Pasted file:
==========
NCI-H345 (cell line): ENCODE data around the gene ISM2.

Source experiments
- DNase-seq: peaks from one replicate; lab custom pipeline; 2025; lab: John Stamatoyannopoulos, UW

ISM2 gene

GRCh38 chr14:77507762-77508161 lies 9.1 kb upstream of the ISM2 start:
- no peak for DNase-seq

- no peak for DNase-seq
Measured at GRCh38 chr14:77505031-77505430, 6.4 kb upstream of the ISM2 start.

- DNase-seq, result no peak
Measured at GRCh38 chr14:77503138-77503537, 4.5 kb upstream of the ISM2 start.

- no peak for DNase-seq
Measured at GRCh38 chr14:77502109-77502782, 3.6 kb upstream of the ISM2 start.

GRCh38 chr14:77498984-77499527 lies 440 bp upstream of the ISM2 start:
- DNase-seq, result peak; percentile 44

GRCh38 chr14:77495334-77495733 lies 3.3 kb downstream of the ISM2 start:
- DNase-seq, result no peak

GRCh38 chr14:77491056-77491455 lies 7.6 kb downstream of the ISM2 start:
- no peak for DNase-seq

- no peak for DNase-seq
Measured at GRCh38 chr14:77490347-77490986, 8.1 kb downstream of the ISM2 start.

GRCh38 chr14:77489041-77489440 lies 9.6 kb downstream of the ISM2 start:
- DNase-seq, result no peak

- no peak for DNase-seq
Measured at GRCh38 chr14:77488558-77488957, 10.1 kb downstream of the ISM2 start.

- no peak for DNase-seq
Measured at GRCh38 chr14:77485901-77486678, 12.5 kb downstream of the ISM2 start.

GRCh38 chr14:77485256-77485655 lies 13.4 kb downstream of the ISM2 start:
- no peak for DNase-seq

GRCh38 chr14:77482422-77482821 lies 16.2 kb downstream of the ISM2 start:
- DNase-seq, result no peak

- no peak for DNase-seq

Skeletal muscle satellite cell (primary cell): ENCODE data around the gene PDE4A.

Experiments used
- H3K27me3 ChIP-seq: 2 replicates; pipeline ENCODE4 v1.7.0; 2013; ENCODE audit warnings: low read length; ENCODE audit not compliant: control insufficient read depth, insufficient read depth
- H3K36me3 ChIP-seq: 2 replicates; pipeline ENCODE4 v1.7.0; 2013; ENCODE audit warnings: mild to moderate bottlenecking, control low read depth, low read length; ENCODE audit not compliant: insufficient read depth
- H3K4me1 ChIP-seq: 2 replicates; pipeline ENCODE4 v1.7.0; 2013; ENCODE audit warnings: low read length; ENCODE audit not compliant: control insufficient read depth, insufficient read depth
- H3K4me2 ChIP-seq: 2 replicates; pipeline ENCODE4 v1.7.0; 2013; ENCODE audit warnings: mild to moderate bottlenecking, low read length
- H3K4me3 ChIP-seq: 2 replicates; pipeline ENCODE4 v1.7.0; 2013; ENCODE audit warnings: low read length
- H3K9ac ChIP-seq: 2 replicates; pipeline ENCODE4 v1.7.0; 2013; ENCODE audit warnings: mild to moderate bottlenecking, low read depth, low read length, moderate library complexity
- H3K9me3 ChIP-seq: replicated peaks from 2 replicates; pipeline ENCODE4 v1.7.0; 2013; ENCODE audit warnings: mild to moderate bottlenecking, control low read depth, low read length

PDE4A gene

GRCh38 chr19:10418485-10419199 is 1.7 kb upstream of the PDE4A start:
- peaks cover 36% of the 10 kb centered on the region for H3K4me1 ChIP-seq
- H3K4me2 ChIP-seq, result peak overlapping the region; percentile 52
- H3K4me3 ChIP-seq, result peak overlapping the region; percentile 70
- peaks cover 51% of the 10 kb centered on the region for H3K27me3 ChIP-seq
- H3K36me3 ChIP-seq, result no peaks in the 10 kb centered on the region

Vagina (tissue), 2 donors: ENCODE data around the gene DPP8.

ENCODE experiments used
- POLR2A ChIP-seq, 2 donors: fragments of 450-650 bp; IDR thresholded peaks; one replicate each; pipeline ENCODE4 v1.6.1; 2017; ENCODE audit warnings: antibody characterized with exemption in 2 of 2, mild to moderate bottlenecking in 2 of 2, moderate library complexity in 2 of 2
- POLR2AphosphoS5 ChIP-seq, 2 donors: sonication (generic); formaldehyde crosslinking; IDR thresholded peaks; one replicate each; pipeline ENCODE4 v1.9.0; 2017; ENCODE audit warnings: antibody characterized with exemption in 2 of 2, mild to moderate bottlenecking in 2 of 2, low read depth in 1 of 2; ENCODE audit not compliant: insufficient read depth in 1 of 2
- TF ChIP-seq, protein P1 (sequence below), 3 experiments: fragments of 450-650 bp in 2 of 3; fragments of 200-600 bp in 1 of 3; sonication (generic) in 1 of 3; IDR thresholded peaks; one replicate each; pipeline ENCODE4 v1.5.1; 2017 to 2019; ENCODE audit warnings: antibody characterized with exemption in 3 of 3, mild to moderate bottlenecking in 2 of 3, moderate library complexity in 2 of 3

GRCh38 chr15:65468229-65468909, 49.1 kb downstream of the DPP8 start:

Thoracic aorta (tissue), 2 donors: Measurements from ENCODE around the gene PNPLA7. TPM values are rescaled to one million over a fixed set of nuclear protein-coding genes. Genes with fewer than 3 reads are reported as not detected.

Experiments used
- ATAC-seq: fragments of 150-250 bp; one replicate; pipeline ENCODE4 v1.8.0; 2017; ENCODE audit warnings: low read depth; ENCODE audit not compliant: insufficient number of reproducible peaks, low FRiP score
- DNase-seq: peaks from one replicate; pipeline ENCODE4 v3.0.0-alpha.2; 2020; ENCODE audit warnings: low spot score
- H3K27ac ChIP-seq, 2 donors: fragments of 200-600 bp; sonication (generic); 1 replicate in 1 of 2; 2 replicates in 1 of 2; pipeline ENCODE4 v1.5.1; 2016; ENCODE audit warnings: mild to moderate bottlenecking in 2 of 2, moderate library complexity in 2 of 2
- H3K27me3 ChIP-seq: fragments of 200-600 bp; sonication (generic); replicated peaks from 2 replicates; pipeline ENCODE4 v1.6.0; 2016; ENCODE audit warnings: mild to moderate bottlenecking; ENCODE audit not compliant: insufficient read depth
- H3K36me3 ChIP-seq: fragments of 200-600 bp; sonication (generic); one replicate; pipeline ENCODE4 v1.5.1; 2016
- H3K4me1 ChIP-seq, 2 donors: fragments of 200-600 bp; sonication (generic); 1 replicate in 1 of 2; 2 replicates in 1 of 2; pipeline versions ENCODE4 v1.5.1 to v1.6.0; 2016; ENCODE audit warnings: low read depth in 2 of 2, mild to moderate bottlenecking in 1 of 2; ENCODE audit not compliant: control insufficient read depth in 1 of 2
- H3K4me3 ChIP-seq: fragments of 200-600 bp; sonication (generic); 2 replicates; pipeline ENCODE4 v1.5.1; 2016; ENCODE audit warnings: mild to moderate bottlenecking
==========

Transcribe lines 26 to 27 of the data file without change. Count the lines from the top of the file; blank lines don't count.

Measured at GRCh38 chr14:77485901-77486678, 12.5 kb downstream of the ISM2 start.

GRCh38 chr14:77485256-77485655 lies 13.4 kb downstream of the ISM2 start: